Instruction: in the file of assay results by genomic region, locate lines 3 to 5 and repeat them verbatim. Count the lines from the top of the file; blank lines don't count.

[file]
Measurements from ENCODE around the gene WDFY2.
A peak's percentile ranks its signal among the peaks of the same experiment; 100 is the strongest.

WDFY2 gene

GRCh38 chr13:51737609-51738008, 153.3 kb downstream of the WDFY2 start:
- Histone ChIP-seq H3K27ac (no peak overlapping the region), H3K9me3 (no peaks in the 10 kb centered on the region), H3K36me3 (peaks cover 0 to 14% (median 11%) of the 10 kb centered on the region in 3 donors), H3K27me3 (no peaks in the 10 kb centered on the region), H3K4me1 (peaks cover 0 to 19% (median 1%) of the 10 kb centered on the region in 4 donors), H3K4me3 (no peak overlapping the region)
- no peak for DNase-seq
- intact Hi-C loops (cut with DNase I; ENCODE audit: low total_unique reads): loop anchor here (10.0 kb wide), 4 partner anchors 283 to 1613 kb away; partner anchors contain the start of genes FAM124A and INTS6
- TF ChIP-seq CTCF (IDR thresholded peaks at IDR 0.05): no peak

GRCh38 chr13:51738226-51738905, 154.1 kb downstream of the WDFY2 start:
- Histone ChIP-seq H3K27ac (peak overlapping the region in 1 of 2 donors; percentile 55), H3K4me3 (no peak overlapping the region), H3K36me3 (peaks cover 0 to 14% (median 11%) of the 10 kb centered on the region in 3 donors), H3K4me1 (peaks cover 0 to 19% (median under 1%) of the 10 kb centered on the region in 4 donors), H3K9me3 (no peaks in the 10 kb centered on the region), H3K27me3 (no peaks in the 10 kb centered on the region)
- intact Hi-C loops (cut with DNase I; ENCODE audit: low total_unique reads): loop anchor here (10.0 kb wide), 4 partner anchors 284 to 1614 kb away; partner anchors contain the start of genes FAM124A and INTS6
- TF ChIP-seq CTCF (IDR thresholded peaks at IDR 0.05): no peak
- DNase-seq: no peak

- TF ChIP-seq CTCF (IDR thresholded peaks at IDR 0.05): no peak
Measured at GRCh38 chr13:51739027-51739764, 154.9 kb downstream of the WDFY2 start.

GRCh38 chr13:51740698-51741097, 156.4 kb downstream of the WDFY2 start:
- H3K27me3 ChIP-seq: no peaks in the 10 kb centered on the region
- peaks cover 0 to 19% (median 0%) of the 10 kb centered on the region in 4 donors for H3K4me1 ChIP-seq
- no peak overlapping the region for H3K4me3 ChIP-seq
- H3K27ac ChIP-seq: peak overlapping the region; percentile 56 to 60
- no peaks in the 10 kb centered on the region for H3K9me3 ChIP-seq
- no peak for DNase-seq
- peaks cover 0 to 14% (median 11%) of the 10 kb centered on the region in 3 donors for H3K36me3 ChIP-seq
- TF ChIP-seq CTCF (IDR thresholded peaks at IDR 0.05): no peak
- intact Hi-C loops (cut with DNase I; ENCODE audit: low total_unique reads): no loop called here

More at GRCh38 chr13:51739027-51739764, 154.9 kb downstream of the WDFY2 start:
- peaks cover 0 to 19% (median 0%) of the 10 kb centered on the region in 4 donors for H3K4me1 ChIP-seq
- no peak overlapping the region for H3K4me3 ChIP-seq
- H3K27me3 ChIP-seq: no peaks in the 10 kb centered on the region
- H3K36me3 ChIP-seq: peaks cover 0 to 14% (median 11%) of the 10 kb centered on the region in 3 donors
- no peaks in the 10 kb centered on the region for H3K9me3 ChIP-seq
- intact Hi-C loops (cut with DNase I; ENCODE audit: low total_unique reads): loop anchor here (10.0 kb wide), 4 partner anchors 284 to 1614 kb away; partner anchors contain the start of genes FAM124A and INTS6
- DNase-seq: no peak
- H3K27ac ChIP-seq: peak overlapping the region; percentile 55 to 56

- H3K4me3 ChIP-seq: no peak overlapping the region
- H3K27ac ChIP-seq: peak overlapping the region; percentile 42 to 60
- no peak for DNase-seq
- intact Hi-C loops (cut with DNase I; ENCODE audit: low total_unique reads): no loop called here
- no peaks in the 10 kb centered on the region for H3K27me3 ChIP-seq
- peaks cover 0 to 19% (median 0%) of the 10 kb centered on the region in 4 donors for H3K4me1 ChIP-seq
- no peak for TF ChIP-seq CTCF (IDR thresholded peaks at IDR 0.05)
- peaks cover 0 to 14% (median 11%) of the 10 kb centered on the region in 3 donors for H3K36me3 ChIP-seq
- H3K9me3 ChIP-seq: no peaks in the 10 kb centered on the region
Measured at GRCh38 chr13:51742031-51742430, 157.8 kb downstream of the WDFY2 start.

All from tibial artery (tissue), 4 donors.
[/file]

WDFY2 gene

GRCh38 chr13:51737609-51738008, 153.3 kb downstream of the WDFY2 start:
- Histone ChIP-seq H3K27ac (no peak overlapping the region), H3K9me3 (no peaks in the 10 kb centered on the region), H3K36me3 (peaks cover 0 to 14% (median 11%) of the 10 kb centered on the region in 3 donors), H3K27me3 (no peaks in the 10 kb centered on the region), H3K4me1 (peaks cover 0 to 19% (median 1%) of the 10 kb centered on the region in 4 donors), H3K4me3 (no peak overlapping the region)